The current study was approved by the local ethics committees of the participating institutions and the National Center of Neurology and Psychiatry. Written informed consent was obtained after a full explanation of the study at each institution.
Procedure
Informed consent was obtained from each participant. Clinical information such as 'age at onset', 'age at investigation', 'duration of illness', 'current BMI', 'maximum and minimum BMI in the past', and 'diagnostic crossover' was collected from the clinical records. The participants completed the following questionnaires at their treatment facility.
Multidimensional Perfectionism Scale (MPS)
The MPS [19] was used to evaluate multidimensional facets of perfectionism. The MPS is a 35-item questionnaire that measures six dimensions of perfectionism (Concern over mistakes, Personal standards, Parental expectations, Parental criticism, Doubt about actions, and Organization). Each item is scored on a five point scale ranging from 1 (strongly disagree) to 5 (strongly agree). A higher score indicates greater perfectionism. The MPS has demonstrated adequate reliability and high concurrent validity [19] and the Japanese version of MPS has also been validated [20].
Temperament and Character Inventory-125-4 (TCI)
The TCI is a 125-item inventory that consists of seven independent dimensions (Novelty seeking, Harm avoidance, Reward dependence, Persistence, Self-directedness, and Cooperativeness) that is based on a psychobiological model of personality [21]. Each item is scored on a four point scale ranging from 1 (disagree) to 4 (agree). The reliability and validity of the Japanese version of the TCI are well documented [22].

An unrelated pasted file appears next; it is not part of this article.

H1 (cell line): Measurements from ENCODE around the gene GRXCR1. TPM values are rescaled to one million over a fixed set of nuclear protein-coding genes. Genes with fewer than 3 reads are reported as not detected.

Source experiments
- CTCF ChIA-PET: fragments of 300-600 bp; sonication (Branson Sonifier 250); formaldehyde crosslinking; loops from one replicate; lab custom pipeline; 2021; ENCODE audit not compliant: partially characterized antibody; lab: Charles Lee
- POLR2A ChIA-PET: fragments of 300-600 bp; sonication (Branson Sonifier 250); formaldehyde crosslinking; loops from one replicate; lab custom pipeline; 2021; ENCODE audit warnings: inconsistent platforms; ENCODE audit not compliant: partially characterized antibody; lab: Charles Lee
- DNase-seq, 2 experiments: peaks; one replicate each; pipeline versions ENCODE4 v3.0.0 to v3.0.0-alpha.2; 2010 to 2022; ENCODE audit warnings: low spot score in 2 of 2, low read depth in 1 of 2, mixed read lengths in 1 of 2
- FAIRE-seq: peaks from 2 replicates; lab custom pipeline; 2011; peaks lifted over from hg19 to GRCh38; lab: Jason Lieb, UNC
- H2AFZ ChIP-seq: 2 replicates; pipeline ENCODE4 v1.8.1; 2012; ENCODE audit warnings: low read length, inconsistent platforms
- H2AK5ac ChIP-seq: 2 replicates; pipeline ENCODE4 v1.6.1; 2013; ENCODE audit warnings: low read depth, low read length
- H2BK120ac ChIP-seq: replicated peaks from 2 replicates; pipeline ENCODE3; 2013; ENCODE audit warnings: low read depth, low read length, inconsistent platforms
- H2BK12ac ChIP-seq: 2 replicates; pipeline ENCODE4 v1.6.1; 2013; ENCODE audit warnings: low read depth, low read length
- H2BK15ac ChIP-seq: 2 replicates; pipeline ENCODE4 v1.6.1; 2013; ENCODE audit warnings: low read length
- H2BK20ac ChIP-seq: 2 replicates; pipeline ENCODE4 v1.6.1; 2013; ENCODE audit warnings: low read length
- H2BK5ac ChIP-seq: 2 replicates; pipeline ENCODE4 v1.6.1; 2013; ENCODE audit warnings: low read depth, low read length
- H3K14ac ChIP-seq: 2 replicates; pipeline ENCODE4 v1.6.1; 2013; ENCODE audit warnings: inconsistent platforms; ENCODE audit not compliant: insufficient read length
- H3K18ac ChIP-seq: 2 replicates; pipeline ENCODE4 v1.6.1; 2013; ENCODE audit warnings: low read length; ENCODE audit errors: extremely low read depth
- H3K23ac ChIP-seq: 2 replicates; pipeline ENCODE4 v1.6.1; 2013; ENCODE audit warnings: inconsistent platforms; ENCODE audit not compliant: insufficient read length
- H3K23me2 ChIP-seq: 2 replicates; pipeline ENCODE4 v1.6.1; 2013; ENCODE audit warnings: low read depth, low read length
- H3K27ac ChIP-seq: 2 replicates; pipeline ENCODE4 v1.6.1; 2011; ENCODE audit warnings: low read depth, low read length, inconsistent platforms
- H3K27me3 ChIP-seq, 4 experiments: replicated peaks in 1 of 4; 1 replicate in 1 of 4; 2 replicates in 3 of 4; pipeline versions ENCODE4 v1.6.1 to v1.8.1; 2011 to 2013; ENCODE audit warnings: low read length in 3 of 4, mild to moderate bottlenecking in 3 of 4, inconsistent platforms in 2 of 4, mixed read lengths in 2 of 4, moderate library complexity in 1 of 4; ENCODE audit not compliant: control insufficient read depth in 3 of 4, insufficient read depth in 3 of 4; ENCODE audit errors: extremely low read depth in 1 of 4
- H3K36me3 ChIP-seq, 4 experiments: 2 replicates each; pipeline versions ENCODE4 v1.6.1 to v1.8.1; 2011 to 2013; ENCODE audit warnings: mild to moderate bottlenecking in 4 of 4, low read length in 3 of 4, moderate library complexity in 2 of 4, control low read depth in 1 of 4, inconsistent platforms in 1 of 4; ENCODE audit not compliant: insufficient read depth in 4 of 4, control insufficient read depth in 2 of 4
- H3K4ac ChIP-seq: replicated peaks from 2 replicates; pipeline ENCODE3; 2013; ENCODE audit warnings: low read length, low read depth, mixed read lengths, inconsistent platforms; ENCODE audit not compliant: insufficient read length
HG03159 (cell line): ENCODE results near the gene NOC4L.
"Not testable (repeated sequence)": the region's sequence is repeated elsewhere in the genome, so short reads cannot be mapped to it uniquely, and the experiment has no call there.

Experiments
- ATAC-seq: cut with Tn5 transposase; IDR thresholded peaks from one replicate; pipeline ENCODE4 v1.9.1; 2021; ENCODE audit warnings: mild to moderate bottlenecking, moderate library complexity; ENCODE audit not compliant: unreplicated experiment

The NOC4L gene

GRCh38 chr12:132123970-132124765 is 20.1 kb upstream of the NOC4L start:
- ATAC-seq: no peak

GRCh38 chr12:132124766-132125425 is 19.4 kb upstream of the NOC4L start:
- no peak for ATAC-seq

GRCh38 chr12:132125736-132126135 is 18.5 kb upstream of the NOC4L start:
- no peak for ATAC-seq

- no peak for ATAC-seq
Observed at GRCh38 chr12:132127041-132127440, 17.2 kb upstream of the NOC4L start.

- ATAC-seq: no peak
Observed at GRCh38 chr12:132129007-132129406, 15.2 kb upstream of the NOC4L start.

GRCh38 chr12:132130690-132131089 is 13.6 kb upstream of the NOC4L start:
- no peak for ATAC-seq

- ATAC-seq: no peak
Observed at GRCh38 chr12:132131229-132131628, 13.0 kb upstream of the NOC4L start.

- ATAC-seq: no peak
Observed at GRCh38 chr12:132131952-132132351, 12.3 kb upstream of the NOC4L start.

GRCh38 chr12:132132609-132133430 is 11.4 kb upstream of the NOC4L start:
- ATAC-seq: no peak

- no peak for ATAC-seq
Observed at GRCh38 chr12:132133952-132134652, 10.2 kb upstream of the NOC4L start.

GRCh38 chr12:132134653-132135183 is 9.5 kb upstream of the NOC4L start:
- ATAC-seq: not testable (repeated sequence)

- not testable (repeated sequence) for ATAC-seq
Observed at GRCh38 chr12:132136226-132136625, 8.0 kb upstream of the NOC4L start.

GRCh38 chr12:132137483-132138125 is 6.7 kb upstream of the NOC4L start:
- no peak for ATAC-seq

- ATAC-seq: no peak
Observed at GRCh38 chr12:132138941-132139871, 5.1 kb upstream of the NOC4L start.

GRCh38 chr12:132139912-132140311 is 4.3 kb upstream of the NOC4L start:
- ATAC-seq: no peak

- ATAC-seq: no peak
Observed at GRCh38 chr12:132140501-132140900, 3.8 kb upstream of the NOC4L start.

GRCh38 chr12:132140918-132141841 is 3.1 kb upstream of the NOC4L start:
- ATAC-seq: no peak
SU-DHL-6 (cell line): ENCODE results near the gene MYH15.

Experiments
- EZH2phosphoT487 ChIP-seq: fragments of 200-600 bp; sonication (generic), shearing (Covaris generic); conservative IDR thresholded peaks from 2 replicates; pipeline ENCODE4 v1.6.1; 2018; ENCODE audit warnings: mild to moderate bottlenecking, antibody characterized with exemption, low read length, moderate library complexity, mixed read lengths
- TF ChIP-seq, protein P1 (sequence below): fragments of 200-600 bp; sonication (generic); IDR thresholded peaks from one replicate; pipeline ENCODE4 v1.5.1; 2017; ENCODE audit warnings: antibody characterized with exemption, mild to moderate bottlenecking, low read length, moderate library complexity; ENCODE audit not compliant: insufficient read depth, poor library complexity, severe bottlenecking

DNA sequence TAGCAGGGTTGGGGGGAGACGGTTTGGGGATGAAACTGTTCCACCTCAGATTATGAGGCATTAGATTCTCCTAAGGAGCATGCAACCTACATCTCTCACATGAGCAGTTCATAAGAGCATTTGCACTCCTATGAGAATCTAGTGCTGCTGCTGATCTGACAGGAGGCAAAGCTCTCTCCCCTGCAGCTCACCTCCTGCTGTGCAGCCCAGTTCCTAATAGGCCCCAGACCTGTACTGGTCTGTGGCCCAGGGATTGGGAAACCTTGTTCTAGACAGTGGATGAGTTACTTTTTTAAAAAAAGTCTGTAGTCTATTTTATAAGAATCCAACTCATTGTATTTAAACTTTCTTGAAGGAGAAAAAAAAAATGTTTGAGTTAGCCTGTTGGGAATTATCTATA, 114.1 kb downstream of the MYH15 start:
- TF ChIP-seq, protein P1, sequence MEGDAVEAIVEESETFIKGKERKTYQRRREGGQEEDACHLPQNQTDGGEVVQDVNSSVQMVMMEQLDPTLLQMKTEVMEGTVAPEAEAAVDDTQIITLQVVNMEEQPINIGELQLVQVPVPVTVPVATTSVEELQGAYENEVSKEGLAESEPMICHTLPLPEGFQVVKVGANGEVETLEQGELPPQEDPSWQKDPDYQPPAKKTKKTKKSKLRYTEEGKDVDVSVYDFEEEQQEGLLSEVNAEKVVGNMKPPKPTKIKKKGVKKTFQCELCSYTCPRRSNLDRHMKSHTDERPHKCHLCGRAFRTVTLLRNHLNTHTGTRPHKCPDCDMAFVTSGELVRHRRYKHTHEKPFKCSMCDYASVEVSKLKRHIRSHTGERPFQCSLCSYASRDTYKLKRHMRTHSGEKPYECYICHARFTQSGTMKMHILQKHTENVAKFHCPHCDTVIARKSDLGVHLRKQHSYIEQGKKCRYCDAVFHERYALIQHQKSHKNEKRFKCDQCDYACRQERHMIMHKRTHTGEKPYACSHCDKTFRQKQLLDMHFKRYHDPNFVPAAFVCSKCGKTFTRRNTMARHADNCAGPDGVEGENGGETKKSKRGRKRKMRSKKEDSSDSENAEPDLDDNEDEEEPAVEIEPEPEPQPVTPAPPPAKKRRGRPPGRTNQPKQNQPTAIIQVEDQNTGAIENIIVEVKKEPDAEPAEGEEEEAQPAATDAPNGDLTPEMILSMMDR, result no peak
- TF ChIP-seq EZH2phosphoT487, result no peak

Beck Depression Inventory-II (BDI-II)
The BDI-II is a 21-item self-report questionnaire used to assess the severity of depression symptoms, based on the diagnostic criteria for depressive disorders in DSM-IV. Each item is scored from 0 to 3, with a higher score indicating greater intensity of the symptom. The total score is the sum of the items, ranging from 0 to 63; a higher score indicates greater depression. The reliability and validity of the Japanese version of the BDI-II are well documented [23].
Statistical analyses
Data analysis was done with SPSS 11.0 J for Windows. Comparisons of more than three groups were performed with a one-way analysis of variance (ANOVA), and post hoc comparisons were performed with Dunnett's test or the Bonferroni test. To examine the effect of depression, one-way analyses of covariance (ANCOVA) were performed with the BDI-II scores entered as a covariate.
Patient characteristics